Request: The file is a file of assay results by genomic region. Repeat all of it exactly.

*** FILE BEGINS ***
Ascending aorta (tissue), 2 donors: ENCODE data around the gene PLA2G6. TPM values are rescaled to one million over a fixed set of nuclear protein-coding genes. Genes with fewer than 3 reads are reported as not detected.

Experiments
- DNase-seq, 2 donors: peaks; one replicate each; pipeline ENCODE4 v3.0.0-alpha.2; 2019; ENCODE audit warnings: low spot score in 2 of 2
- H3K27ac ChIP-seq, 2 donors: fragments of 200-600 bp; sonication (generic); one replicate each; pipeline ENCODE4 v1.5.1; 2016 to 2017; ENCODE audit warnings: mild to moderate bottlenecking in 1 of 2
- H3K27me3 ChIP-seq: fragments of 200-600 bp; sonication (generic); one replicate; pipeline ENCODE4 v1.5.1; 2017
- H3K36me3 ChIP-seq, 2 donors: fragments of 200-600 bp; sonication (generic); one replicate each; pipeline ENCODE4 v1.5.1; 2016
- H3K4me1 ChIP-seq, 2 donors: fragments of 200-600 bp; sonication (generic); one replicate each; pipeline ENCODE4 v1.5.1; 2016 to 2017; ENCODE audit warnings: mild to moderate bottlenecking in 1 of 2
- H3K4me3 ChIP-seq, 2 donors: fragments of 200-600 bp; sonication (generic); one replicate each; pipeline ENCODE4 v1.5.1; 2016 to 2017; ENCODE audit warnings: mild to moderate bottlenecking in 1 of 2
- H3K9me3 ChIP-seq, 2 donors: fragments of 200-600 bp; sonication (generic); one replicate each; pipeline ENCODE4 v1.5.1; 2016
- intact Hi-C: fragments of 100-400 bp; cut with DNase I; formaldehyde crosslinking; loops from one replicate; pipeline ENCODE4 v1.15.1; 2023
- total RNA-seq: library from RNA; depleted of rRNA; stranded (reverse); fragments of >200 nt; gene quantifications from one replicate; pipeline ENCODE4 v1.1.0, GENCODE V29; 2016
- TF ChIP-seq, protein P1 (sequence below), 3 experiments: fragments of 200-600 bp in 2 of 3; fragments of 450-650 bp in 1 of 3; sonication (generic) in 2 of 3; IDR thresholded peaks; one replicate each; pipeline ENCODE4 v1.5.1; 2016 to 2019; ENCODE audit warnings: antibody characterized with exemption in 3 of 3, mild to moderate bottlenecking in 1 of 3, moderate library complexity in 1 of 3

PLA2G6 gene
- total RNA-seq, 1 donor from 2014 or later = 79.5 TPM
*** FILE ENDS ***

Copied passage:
Ascending aorta (tissue), 2 donors: ENCODE data around the gene PLA2G6. TPM values are rescaled to one million over a fixed set of nuclear protein-coding genes. Genes with fewer than 3 reads are reported as not detected.

Experiments
- DNase-seq, 2 donors: peaks; one replicate each; pipeline ENCODE4 v3.0.0-alpha.2; 2019; ENCODE audit warnings: low spot score in 2 of 2
- H3K27ac ChIP-seq, 2 donors: fragments of 200-600 bp; sonication (generic); one replicate each; pipeline ENCODE4 v1.5.1; 2016 to 2017; ENCODE audit warnings: mild to moderate bottlenecking in 1 of 2
- H3K27me3 ChIP-seq: fragments of 200-600 bp; sonication (generic); one replicate; pipeline ENCODE4 v1.5.1; 2017
- H3K36me3 ChIP-seq, 2 donors: fragments of 200-600 bp; sonication (generic); one replicate each; pipeline ENCODE4 v1.5.1; 2016
- H3K4me1 ChIP-seq, 2 donors: fragments of 200-600 bp; sonication (generic); one replicate each; pipeline ENCODE4 v1.5.1; 2016 to 2017; ENCODE audit warnings: mild to moderate bottlenecking in 1 of 2
- H3K4me3 ChIP-seq, 2 donors: fragments of 200-600 bp; sonication (generic); one replicate each; pipeline ENCODE4 v1.5.1; 2016 to 2017; ENCODE audit warnings: mild to moderate bottlenecking in 1 of 2
- H3K9me3 ChIP-seq, 2 donors: fragments of 200-600 bp; sonication (generic); one replicate each; pipeline ENCODE4 v1.5.1; 2016
- intact Hi-C: fragments of 100-400 bp; cut with DNase I; formaldehyde crosslinking; loops from one replicate; pipeline ENCODE4 v1.15.1; 2023
- total RNA-seq: library from RNA; depleted of rRNA; stranded (reverse); fragments of >200 nt; gene quantifications from one replicate; pipeline ENCODE4 v1.1.0, GENCODE V29; 2016
- TF ChIP-seq, protein P1 (sequence below), 3 experiments: fragments of 200-600 bp in 2 of 3; fragments of 450-650 bp in 1 of 3; sonication (generic) in 2 of 3; IDR thresholded peaks; one replicate each; pipeline ENCODE4 v1.5.1; 2016 to 2019; ENCODE audit warnings: antibody characterized with exemption in 3 of 3, mild to moderate bottlenecking in 1 of 3, moderate library complexity in 1 of 3

PLA2G6 gene
- total RNA-seq, 1 donor from 2014 or later = 79.5 TPM